Fortunately, the second SEBASTN bar (98.5 oz) is identified on the manifest. According to the Christie's catalogue, a marginal note indicates that it was consigned by a merchant whose mark is a monogram AP. So who is this AP who owns one and very probably both SEBASTN bars? AP has a small fortune in gold cast into these two very large gold bars. What is AP's connection to the San Sebastian gold rush? Is he the "owner" of some or all of the San Sebastian gold field under the quaint Spanish system of encomedero? Augi Garcia suggests this possibility to me. In any case, AP had to be a prominent and very wealthy individual in 1622 Nueva Granada. It should be fairly easy to recognize him from material in the Archivos of the period. Does anyone reading this have any access to this archival material in Colombia? It would nice to know the full story behind the SEBASTN bars that end up spending 363 years in the waters off Key West.
Below is a catalogue picture of the 96 oz SEBASTN bar. Present whereabouts unknown.
CAppendix: Colombian Gold Cobs (1622-1756)
What would later become the Viceroyalty of New Granada acquired one of its first casa de fundicion (assay office) at Marquita in Central Colombia about 1590. Marquita issued officially stamped gold ingots for 30 years, some perhaps imitating the Tejeulos system being used at Mexico City. None of these ingots apparently survive, a circumstance that a new Tierra Firme shipwreck, 1590-1625, may eventually remedy.
In 1620 Philip III sold Capt Alonso Turillo that right to establish a mint at Bogota with an oficina or branch mint at Cartagena. Turillo arrived in Colombia in 1621 and very quickly commenced a silver coinage. About a dozen or so two escudos dated 1622 give evidence that a brief gold coinage may also been attempted in Cartagena. No doubt some of this 1622 issue was struck in Madrid as patterns to show Philip III and his court, but the dies may have later accompanied Turillo to Cartagena and been used again. A final judgment on the 1622 gold coinage is not yet possible.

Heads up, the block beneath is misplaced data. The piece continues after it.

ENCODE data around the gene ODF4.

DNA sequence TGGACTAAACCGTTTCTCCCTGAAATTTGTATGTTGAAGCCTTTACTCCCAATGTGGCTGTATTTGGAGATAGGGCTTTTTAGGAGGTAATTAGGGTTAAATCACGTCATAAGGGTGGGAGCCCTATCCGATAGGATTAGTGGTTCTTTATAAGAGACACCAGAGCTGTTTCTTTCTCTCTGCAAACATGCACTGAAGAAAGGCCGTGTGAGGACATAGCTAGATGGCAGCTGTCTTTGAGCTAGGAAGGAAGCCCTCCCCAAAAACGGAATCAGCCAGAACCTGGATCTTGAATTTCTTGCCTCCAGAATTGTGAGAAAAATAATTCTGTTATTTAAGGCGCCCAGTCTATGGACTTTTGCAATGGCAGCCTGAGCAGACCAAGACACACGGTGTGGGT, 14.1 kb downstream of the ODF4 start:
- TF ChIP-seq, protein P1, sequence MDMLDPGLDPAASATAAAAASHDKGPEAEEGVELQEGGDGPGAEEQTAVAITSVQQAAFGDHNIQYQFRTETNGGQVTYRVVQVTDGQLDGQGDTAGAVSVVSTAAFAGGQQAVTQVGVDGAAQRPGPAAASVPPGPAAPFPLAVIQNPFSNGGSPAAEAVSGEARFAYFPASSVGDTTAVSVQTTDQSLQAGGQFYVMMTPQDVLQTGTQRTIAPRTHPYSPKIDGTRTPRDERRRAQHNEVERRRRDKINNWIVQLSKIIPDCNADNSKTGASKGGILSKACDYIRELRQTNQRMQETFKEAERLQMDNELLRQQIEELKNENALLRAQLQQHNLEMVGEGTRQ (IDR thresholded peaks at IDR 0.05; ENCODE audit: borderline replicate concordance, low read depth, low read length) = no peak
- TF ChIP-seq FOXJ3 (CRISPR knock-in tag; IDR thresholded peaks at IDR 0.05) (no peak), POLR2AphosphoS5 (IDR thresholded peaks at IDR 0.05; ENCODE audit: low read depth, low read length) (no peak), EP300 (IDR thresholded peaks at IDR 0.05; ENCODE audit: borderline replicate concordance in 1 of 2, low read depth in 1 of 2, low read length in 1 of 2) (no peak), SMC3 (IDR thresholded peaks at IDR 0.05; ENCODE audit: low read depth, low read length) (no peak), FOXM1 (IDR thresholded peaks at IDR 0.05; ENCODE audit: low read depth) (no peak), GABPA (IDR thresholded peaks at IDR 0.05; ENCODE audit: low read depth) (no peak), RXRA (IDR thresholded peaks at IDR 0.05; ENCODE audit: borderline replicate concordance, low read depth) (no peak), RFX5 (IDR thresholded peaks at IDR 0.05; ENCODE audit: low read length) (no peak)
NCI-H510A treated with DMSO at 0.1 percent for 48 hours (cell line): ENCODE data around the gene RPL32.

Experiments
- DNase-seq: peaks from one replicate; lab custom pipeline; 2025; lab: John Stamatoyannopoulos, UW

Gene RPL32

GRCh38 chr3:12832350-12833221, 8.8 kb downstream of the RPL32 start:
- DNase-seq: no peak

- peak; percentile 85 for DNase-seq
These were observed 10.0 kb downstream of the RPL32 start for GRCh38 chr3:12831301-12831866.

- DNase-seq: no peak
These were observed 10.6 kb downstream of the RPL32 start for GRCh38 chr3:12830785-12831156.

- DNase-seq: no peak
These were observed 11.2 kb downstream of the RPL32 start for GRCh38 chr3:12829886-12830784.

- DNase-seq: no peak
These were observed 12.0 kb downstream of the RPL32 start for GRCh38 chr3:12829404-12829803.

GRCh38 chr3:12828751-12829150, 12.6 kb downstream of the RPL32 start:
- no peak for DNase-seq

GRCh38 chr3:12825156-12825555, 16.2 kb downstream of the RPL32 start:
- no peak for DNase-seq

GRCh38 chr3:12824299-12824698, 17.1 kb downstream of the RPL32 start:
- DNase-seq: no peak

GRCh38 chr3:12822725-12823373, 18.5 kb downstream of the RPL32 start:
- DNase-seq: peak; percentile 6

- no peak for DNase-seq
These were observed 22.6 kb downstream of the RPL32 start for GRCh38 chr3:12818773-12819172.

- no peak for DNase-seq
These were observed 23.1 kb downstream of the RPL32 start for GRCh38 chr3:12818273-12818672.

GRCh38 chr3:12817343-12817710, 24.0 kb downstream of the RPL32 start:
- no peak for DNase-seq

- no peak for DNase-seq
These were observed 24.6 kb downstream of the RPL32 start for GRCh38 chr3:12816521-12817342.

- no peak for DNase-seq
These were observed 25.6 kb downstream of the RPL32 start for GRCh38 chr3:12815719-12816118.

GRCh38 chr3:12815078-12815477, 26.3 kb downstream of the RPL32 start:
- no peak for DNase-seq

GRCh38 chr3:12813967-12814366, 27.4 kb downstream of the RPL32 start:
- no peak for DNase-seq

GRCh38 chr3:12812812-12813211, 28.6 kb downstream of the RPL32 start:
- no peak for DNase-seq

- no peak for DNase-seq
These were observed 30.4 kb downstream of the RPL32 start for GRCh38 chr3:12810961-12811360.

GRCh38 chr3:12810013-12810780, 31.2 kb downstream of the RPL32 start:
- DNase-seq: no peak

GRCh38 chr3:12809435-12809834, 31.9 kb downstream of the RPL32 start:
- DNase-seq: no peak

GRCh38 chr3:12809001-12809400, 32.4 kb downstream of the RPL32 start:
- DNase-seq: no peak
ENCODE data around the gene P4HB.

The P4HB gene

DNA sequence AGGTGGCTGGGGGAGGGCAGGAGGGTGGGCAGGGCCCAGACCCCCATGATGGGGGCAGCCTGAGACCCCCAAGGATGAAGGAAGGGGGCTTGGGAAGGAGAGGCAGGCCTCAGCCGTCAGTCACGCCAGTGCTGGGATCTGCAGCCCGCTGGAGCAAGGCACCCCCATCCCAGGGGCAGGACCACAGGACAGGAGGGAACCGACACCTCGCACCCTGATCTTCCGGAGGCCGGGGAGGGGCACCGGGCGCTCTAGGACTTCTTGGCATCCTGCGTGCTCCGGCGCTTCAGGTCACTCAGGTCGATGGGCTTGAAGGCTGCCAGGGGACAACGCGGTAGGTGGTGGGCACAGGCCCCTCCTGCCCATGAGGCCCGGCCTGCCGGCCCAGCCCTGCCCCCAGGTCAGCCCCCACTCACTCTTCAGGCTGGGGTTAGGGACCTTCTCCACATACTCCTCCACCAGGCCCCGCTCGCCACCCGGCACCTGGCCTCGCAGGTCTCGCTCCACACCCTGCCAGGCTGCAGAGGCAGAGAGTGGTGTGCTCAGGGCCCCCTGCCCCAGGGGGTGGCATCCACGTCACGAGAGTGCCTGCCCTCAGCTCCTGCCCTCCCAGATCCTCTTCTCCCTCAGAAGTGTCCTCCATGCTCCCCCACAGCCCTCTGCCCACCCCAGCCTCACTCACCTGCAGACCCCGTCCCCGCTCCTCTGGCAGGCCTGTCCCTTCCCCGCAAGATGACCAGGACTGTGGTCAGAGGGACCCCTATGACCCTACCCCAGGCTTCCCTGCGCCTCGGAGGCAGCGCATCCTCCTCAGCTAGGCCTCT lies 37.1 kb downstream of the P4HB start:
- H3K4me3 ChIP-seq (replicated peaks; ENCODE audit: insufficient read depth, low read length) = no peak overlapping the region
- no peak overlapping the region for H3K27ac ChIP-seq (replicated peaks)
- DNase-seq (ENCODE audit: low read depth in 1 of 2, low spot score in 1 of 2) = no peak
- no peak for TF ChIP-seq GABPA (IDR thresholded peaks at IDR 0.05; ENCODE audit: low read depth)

Mint records show that Cartagena began to strike two and one escudos in 1627 and continued to do so for 9 years (1627-1635). No gold coins attest a brief possible minatge in 1626. Under political pressure from officials at Bogota, Cartagena was never allowed to strike gold after 1635. The Bogota mint began regular production at the same time as Cartagena, and with a few brief hiatuses struck gold cobs until 1756.
For 110 years Bogota struck only one and two escudos. Very few one escudo survive--the first is dated 1685--suggesting that the original mintages were small & episodic. Bogota one escudos showing a legible date are extremely rare before assayer Molano (1730's). Late in the 1730's, faced with large new gold deposits to refine and coin, Molano began to strike four and eight escudos. Four and eight escudos were struck for 20 years, until the switch to milled coinage in 1756.
Our knowledge of
Colombian gold (and silver) cobs is heavily indebted to four
shipwrecks. The Mesuno wreck of 1636 and the Maravillas shipwreck of
1656 added greatly to our knowledge of Philip IV era Colombian gold.
The 1715 Fleet Florida wrecks did the same for late Carlos II and
early Philip V issues, and of course the 1622 wreck of the Atocha has been
a key player in sorting out the first gold & silver issues of